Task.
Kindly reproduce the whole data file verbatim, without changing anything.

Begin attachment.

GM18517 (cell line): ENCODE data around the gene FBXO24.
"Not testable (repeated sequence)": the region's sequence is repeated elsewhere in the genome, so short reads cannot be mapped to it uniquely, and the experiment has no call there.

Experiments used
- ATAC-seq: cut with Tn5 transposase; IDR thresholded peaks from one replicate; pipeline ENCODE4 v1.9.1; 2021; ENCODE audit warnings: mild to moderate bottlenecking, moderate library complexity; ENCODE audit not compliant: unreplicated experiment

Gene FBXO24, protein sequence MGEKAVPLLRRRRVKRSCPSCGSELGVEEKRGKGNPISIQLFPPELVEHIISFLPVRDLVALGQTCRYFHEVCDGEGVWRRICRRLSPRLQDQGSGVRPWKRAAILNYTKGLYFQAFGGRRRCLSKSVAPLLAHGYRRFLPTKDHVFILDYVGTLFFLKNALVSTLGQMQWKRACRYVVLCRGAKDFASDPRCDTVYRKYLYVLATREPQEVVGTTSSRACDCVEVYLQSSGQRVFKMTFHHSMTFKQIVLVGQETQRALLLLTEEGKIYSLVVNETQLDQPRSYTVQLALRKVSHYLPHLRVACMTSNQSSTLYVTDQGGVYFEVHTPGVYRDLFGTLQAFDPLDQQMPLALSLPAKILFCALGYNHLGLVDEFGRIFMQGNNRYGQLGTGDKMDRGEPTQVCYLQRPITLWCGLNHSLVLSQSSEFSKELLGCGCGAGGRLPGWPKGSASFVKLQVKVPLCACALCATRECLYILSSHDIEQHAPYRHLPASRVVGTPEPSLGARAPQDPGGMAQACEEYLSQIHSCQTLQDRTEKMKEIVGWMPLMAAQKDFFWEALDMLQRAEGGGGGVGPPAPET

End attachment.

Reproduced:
GM18517 (cell line): ENCODE data around the gene FBXO24.
"Not testable (repeated sequence)": the region's sequence is repeated elsewhere in the genome, so short reads cannot be mapped to it uniquely, and the experiment has no call there.

Experiments used
- ATAC-seq: cut with Tn5 transposase; IDR thresholded peaks from one replicate; pipeline ENCODE4 v1.9.1; 2021; ENCODE audit warnings: mild to moderate bottlenecking, moderate library complexity; ENCODE audit not compliant: unreplicated experiment

Gene FBXO24, protein sequence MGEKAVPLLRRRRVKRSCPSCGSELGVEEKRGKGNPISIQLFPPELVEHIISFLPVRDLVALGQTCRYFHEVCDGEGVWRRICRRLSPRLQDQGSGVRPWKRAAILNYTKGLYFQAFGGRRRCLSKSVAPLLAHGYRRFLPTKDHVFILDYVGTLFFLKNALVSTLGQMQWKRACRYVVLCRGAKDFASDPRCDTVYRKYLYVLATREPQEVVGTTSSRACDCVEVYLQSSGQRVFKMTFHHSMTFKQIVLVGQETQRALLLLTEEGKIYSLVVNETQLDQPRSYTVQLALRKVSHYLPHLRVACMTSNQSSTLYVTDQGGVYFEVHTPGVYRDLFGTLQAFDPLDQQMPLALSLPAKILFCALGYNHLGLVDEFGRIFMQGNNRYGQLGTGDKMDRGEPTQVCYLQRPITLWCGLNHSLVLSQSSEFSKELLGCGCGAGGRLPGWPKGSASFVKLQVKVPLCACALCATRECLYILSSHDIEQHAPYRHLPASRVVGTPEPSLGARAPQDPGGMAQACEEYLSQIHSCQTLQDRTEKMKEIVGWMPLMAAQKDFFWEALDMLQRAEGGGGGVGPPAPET